Newt Gingrich: Home State Loss Means 'Badly Weakened Candidacy'

In a pointed attack on Mitt Romney ahead of the Michigan primary, Newt Gingrich said that any presidential candidate who loses his home state would be "badly weakened" and might have a hard time continuing in the race.

"There's a whole rationale which is now built on [Romney's] ability to win, and if he loses his home state, I don't see what they say to their donors to stay in the race," Gingrich said to Chris Wallace on "Fox News Sunday." "If any of the three of us lose our home state -- if Santorum loses Pennsylvania, Romney loses Michigan or I lose Georgia -- you have, I think, a very badly weakened candidacy."

Gingrich declined to say that he would quit the race if he lost in Georgia.

"Given the chaos of this race, I'm not ready to say anything, but I'm certainly willing to say I think it's extraordinarily important to carry your home state, and it has all sorts of underlying impact if you don't," he said.

Romney faces an uphill battle in his home state of Michigan (where he was born and where his father, George Romney, was governor), as recent polls show him trailing Rick Santorum by a few percentage points. Meanwhile, polls in Santorum's home state of Pennsylvania show the former senator holding a slim lead over Romney.

In Georgia, Gingrich so far holds a comfortable lead over the field in recent polls, but on Saturday he did lose a symbolic straw poll there to Ron Paul.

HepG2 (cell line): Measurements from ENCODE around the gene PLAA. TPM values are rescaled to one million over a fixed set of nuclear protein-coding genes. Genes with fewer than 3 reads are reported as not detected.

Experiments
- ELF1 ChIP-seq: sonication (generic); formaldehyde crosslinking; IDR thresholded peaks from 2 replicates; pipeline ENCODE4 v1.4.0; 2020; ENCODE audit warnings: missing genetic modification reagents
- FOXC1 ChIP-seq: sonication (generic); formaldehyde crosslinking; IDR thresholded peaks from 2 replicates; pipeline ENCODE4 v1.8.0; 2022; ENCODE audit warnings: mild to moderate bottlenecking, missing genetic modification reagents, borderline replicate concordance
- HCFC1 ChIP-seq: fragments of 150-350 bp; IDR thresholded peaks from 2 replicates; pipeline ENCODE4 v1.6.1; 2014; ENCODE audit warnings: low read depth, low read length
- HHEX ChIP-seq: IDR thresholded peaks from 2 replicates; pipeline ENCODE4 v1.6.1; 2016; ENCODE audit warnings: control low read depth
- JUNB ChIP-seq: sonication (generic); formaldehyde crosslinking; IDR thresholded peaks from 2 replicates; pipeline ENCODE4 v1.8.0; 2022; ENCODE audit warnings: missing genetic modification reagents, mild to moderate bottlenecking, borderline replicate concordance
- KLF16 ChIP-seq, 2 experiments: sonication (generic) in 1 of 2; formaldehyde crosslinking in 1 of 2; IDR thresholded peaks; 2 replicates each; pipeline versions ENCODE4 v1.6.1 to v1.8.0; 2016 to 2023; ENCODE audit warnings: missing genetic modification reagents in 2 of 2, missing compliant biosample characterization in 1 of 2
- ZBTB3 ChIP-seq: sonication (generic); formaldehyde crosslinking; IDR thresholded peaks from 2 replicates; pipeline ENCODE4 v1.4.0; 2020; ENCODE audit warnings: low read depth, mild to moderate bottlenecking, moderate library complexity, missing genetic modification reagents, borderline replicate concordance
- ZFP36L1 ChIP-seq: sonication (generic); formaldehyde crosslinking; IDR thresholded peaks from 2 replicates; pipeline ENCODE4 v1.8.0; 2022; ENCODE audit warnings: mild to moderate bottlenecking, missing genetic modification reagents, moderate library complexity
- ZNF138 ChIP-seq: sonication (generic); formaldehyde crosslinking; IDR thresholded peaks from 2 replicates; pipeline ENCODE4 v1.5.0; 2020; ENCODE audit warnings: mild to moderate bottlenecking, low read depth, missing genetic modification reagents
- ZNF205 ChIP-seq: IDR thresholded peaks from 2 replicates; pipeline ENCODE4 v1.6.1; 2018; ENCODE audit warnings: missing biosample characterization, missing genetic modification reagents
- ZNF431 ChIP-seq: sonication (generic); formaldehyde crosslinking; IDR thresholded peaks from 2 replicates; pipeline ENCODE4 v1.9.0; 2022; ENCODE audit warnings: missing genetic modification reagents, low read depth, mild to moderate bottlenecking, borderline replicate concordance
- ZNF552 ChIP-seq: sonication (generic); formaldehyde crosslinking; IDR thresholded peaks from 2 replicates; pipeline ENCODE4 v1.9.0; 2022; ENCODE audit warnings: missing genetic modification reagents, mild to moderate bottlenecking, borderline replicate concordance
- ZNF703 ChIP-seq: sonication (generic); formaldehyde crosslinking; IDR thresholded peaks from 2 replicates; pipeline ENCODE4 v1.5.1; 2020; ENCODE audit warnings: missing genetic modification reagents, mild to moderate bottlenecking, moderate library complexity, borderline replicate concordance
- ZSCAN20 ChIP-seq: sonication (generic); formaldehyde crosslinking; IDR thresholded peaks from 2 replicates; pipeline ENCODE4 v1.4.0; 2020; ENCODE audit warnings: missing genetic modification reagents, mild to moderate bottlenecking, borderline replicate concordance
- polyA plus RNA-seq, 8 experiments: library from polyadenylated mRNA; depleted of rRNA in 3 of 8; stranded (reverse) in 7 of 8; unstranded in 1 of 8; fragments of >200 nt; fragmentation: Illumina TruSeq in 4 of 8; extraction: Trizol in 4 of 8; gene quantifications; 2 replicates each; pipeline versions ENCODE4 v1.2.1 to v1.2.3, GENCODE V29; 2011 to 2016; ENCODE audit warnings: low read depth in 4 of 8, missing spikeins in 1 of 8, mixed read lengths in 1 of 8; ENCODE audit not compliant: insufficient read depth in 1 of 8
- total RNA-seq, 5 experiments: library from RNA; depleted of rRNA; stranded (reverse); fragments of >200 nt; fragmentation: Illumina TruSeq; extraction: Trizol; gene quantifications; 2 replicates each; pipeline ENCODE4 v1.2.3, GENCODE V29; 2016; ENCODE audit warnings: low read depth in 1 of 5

Later on the show, Gingrich defended his campaign's significant reliance on the funding of a single person, Las Vegas casino tycoon Sheldon Adelson, saying that the money provided a much needed balance to Romney's "Wall Streeet money."

He said Adelson's support for Gingrich's campaign rested largely on their shared concerns about Israel.

"Sheldon Adelson is desperately worried about an Iranian nuclear weapon and desperately worries about the survival of the state of Israel, and I'm the strongest candidate on foreign policy and the strongest candidate on national security," Gingrich said. "It's a very open relationship. And I'm happy to say I'm very worried about the Iranian nuclear weapon, and I think we should do everything we can to make sure Israel survives."

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